The only mantra to fight woke misogyny right now is in three words, “I believe you”, and to provide pro bono legal support to victims of professors on the list.
As long as survivors give details but hide alleged perpetrators’ names, they receive support and solidarity. But when survivors unabashedly name names and hold back details of the trauma, the ensuing criticism ranges from tone policing to accusations of damaging the feminist movement. Abstraction is comforting; naming and shaming discomforts the pedestals of Leftist and liberal discourse, which itself was built on platforms like ‘Not in My Name’.
In a country with such rape statistics and victim-blaming culture, feminist allegiance, prima facie, should lie with the accuser. When was the last time our first response to a sexual harassment survivor was “I believe you”? This is a land of ‘feeble nos’, where women must increase their decibels to give or withdraw consent, but men never learn how to seek consent.
Savarna power-play has successfully managed to shift people’s attention from predatory university spaces to the list-making methodology instead. The issue has been derailed by people making it about how feminists should respond to the list, rather than the professors on the list.
Feminism has been divided on caste, class, and age factors, while men on that list have evaded the limelight. One prominent name has figured twice on account on the list, but that name is not trending on social media. The danger lies within university spaces and stems from entitlement of ‘woke’ (slang for ‘socially aware’, originated from African American vernacular) men who have acquired respectability from their social identities (i.e. savarna bourgeoisie). This identity not only rails their raft in academia, but also provides a pre-disposed character certificate to such powerful men, which an Uber driver won’t enjoy.
The writings and personas of men like Chetan Bhagat or Manu Joseph give them away easily. But sly smiling foxes who are ‘woke’ on the surface and a ‘joke’ within are harder to detect. Thus, this cautionary list comes as a re-invention of feminist kinship and the whisper network. Why are the ‘farrago liberals’ (farrago means ‘a confused mixture’, adopted from a Latin word for mixed fodder. After Shashi Tharoor’s tweet reprimanding Arnab Goswami, it ended up as one of the most searched for terms on Google) so unhappy if a Dalit-Bahujan-Adivasi (DBA) attorney is using digital capital to crowdsource predator professor names?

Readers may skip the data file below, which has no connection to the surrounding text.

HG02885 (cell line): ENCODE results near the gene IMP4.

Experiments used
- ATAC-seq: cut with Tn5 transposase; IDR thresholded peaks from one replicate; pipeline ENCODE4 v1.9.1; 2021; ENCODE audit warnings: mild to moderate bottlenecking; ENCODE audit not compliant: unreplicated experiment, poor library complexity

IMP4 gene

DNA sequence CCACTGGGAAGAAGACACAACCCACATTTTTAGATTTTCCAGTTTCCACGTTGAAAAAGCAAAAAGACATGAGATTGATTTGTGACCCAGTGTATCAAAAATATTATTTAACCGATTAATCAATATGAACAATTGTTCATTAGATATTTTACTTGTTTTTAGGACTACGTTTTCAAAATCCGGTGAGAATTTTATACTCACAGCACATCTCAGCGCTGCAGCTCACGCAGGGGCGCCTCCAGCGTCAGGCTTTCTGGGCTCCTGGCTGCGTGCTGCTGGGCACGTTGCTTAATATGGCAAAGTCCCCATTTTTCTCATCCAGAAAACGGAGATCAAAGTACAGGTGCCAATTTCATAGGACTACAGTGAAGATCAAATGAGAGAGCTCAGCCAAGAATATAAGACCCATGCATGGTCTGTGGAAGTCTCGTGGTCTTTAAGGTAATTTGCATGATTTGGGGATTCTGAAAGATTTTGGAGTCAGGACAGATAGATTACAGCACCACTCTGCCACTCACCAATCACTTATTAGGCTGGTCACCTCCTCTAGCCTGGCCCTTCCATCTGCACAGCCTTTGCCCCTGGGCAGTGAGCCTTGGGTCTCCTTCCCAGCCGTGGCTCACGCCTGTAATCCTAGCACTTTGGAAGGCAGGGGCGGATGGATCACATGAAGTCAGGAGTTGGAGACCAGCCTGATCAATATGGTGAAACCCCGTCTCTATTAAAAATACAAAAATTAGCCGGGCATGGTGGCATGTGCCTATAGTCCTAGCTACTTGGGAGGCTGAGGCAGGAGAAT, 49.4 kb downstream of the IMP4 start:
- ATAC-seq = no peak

Web and social media spaces are more democratic than the real-life farrago discourse communities, where savarna women occupy more space. Our engagement comes in the form of sassy memes, funny GIFs, and wise Twitter threads – forms which are incomprehensible to the academic bumblebees. Every time Dalits call out mic-stealing liberals, they have to pass the savarna test of ‘respectability’ (read: well-behaved tone and methodology).
Raya Sarkar has described the list of alleged perpetrators as a cautionary one. Caution is not enough though, as caution breeds disengagement – the message given to young women is to “stay away to stay safe”. Caution culture can choke the potential of women students when they’re advised that they “must be careful or face retorts; we warned you!”.
This culture of caution and looking after oneself underlies the same patriarchal logic dictating differential hostel timings for male and female hostels. Harsher women hostel curfews are imposed under the pretext of women’s safety, but no one polices men instead, or tells them to lock themselves up by a certain time.
The overwhelming majority of JNU professors are savarnas, according to an RTI. JNU is thus actually ‘janeu’ (sacred thread). Snooty feminists get offended by the use of the ‘S’ word (savarna). When just the term ‘savarna’ is regarded as abuse by Nivedita Menon or others, then achieving diversity within the feminist movement or academia is a long-haul fight.
It’s impossible to have a ‘genuine conversation’ if caste-class privilege is not acknowledged within feminist discourse. Rohith Vemula, Sumeet Samos, and the predatory list – all these incidents of oppression are rooted in the homogeneous composition of university spaces. How many DBA women have held the posts of vice-chancellors or even HODs? The list is coming from a liberal arts space. The rot in the testosterone-high technical institutions must be unfathomable.
Diversity in decision-making internal committees will ensure that they are not village panchayats, where coercion to let go of complaints takes place. The fight against the caste system and sexual exploitation are overlapping issues. Time will tell that what is dismissed as a ‘rant’ today was actually ‘discourse’ coming in forms not easily digestible to the savarna bourgeoisie. Tubelight savarna liberals took decades to acknowledge Dr Ambedkar’s writing; they need several decades more to understand how a Dalit lawyer is using their digital capital to crowdsource names of alleged predator professors.
Some people have lost heroes, their star professors, and their proxy heroines. Don’t be sad that you lost a hero, be grateful to intersectional feminism that you gained yourself. If your allegiance is to power assemblages rather than justice, you are part of the problem – why a first-generation Dalit student and attorney feels vulnerable and alienated to speak up.
This must be a time’s-up moment for savarna feminists, who’ve bored us with their Dard-e-Discourse. The only mantra to fight woke misogyny right now is in three words: “I believe you”, and to provide pro bono legal support to victims, and ensure the professors face some action. In spaces where oppression is essentialised and finding support structures is hard, not all female students will choose the ‘due process’.
Shivani Channan is a Dalit meme-maker, writer and a poet. She tweets at @dardediscourse